Market Overview

Is Buffett’s Cash Hoard a Market Warning?

Every year, investors anxiously await the release of Warren Buffett’s annual letter to see what the says about the markets, the economy, and where he is placing his money.


This was no different, with various tidbits about the current market and investing environment for investors to digest. The one thing that got most of my attention was his comments about the recent surge in cash holdings. Buffett’s cash and short-term investments (read T-bills) exceed $189 billion as of Q1, 2024.

To put that into context, that $189 billion cash pile alone would make Berkshire the 58th-largest economy in the world, only slightly smaller than Hungary.

There are two critical messages regarding Buffett’s cash hoard. The first is that due to the size of Berkshire Hathaway (NYSE:BRKa), which is approaching a $1 Trillion market capitalization, acquisitions have to be of substantial size. As Warren previously noted:

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Such was an essential statement. One of the most intelligent investors in history suggests that deploying Buffett’s cash hoard in meaningful size is difficult due to an inability to find reasonably priced acquisition targets. With a $189 war chest, there are plenty of companies that Berkshire could either acquire outright, use a stock/cash offering, or acquire a controlling stake in. However, given the rampant increase in stock prices and valuations over the last decade, they are not reasonably priced.

In other words:

The Valuation Dilemma

The problem with the valuation dilemma is that historically, such has preceded market repricings.

One of Warren Buffett’s favorite valuation measures is the market capitalization to GDP ratio. I have modified it slightly to use inflation-adjusted numbers. The reason is because economic activity provides revenues and earnings to businesses.

As discussed in the current environment is anything but opportunistic for a value investor like Warren Buffett. To wit:

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There is a correlation between economic activity and the rise and fall of equity prices. For example, in 2000 and again in 2008, corporate earnings contracted by 54% and 88%, respectively, as economic growth declined. Such was despite calls for never-ending earnings growth before both previous contractions.

As earnings disappointed, stock prices adjusted by nearly 50% to realign valuations with weaker-than-expected current earnings and slower future earnings growth. So, while stock markets are once again detached from reality, looking at past earnings contractions suggests such deviations are not sustainable.

With the current market capitalization to GDP ratio data outside the historical range as economic growth slows, you can understand Berkshire’s dilemma of deploying cash.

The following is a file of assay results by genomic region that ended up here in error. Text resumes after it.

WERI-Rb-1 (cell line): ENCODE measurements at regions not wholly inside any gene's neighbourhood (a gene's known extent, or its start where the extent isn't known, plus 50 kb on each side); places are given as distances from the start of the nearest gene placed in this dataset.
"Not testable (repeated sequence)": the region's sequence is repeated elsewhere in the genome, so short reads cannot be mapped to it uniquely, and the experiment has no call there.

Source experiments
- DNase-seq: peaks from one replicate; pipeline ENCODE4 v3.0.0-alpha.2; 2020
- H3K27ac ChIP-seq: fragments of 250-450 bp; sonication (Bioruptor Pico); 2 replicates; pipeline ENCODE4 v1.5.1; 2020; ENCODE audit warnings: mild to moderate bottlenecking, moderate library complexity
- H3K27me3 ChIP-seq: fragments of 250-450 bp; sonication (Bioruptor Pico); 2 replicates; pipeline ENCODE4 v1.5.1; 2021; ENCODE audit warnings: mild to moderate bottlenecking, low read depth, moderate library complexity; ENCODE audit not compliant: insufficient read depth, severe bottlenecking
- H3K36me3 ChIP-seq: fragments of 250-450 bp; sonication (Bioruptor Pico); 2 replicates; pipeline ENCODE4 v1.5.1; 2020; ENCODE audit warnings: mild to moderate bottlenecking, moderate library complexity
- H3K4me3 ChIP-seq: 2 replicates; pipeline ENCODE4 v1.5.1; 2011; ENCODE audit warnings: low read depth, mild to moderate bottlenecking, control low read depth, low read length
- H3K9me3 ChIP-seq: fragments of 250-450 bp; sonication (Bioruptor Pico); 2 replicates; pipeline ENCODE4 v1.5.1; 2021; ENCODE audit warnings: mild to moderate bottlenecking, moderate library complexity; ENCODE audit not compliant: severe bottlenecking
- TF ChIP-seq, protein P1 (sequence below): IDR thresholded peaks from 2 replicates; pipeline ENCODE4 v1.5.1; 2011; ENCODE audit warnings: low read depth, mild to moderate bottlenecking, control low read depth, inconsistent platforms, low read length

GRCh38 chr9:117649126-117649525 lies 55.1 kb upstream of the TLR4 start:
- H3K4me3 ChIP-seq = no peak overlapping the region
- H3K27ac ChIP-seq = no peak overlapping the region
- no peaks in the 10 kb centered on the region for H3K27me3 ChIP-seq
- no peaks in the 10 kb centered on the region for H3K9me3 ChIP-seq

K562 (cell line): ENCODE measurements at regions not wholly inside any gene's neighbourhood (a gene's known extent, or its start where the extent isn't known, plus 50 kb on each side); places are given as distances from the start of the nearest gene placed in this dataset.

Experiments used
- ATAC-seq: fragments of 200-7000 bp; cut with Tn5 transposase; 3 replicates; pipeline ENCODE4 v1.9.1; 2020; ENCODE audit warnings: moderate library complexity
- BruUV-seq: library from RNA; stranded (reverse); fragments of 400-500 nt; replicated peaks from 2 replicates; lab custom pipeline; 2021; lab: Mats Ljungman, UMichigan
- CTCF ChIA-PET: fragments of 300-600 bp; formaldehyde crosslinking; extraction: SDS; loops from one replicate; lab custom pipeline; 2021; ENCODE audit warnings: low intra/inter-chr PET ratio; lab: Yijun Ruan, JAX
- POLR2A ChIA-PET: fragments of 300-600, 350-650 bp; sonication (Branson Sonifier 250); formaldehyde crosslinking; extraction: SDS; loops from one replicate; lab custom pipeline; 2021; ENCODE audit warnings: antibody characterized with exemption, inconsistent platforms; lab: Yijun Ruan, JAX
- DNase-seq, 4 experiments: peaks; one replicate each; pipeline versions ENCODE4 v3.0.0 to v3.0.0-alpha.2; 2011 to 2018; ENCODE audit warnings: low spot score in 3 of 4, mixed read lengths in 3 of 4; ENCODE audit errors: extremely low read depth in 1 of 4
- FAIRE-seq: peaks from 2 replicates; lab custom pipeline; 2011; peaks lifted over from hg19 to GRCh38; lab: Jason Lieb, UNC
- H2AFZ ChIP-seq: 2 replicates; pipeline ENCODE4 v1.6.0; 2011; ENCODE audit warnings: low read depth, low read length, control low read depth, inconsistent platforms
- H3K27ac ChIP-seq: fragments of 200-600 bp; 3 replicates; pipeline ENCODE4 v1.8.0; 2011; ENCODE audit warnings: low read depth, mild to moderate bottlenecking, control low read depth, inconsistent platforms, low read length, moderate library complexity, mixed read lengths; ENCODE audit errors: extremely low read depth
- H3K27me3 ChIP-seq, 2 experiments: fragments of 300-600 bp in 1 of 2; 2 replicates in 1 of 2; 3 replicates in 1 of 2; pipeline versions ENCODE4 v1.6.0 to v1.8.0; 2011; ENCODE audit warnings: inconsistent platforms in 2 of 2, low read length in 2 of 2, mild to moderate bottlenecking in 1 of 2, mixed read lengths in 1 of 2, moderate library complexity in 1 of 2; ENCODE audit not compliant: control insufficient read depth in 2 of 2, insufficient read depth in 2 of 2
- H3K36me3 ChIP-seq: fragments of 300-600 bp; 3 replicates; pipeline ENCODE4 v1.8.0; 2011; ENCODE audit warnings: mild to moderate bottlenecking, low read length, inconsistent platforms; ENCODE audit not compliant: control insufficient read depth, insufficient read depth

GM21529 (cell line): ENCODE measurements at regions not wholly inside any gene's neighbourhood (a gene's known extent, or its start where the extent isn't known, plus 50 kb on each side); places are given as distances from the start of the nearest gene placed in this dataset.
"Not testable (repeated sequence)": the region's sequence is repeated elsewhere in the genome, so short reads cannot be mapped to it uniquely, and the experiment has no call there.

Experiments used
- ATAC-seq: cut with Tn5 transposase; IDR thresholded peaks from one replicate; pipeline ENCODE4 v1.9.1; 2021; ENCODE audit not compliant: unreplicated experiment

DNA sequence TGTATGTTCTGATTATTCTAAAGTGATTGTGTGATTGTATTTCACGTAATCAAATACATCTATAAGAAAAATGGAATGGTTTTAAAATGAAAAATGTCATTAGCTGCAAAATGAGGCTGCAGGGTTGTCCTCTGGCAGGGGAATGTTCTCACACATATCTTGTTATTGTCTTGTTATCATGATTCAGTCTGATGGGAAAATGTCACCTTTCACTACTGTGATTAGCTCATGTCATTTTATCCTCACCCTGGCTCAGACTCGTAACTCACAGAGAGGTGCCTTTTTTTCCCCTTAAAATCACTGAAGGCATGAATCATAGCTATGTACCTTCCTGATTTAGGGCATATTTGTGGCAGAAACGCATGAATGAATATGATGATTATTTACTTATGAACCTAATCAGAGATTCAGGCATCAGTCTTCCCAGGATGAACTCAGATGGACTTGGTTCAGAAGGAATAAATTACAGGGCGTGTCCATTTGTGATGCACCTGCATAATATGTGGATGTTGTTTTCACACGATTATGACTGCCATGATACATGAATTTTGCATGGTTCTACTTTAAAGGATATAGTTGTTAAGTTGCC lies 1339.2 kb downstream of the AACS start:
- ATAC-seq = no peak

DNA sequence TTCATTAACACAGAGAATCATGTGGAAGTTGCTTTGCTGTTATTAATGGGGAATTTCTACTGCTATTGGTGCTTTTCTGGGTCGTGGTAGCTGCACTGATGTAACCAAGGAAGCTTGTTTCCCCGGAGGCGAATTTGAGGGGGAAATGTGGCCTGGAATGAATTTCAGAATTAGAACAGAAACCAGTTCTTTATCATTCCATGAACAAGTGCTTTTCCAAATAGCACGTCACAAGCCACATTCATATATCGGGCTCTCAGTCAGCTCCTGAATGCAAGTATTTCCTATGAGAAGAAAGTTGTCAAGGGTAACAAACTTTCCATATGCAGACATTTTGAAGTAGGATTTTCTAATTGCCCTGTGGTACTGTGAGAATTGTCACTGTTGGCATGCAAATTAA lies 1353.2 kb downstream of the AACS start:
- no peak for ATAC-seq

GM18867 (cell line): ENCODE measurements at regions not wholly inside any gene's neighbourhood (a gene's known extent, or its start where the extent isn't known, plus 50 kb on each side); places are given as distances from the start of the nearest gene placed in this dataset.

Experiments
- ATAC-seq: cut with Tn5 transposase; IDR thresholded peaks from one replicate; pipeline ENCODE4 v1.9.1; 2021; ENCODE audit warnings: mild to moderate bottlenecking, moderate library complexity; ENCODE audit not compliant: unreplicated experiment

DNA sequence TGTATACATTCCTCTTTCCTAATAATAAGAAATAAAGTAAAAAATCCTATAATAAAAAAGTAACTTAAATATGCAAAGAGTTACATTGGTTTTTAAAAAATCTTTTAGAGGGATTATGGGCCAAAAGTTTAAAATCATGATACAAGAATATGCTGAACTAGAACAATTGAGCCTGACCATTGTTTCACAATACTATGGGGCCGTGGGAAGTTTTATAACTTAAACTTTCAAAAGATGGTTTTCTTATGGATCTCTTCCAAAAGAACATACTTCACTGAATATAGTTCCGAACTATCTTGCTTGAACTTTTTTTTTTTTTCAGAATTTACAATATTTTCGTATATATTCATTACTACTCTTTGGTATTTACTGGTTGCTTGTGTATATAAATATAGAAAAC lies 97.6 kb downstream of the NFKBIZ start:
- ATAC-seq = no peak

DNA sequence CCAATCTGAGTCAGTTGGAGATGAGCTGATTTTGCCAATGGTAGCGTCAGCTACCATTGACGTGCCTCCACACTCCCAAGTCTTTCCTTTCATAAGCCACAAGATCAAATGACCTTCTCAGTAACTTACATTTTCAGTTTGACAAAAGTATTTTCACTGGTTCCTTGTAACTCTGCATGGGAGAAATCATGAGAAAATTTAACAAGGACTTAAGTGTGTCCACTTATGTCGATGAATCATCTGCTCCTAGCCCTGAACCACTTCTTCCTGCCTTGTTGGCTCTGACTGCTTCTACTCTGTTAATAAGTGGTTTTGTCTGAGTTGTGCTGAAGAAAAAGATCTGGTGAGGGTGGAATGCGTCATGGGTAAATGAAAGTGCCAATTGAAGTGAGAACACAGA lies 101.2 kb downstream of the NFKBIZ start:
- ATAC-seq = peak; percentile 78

The risk of overpaying for assets comes down to sustaining current profitability.

Berkshire’s issue of finding acquisitions is not just one of being overly picky about opportunities. After more than a decade of monetary infusions and zero interest rates, most companies are priced well beyond what economic dynamics can support.

The second message from Buffett’s cash hoard was more of a warning.

Buffett’s Cash Looking For A Crash?

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In other words, he holds such high cash levels to take advantage of market dislocations. Such is what happened in 2008 when the prestigious investment firm of Goldman Sachs came begging with for a bailout to avoid bankruptcy. Buffett was glad to oblige by providing a massive infusion of capital at lucrative terms. During a crisis, those who

Is there such an opportunity coming in the future? The answer is most likely yes. If we examine corporate profits as they relate to economic growth, we find another measure of excess. The chart below measures the cumulative change in the S&P 500 index compared to corporate profits. Again, when investors pay more than $1 for $1 worth of profits, those excesses are eventually reversed. The current deviation of the market from underlying profitability suggests that eventual reversion will be pretty unkind to investors.

The correlation is more evident in the market versus the price-to-corporate profits ratio. Again, since corporate profits are ultimately a function of economic growth, the correlation is not unexpected. Hence, neither should the impending reversion in both series. Currently, that ratio is approaching levels that preceded more significant market reversions to realign the markets to profitability.

As noted, the high correlation is unsurprising. Investors should expect an eventual reversal with the market on the more extreme end of the valuation spectrum. However, those reversals can take much longer to occur than logic would assume.

Investors believe the deviation between fundamentals and fantasy doesn’t matter as long as the Fed supports asset prices. Such a point remains challenging to argue.

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However, as is always the case, the reversion of excesses will occur. Buffett’s cash hoard suggests that he realizes that such a reversion is not unprecedented. More importantly, he wants to capitalize on it when it occurs.


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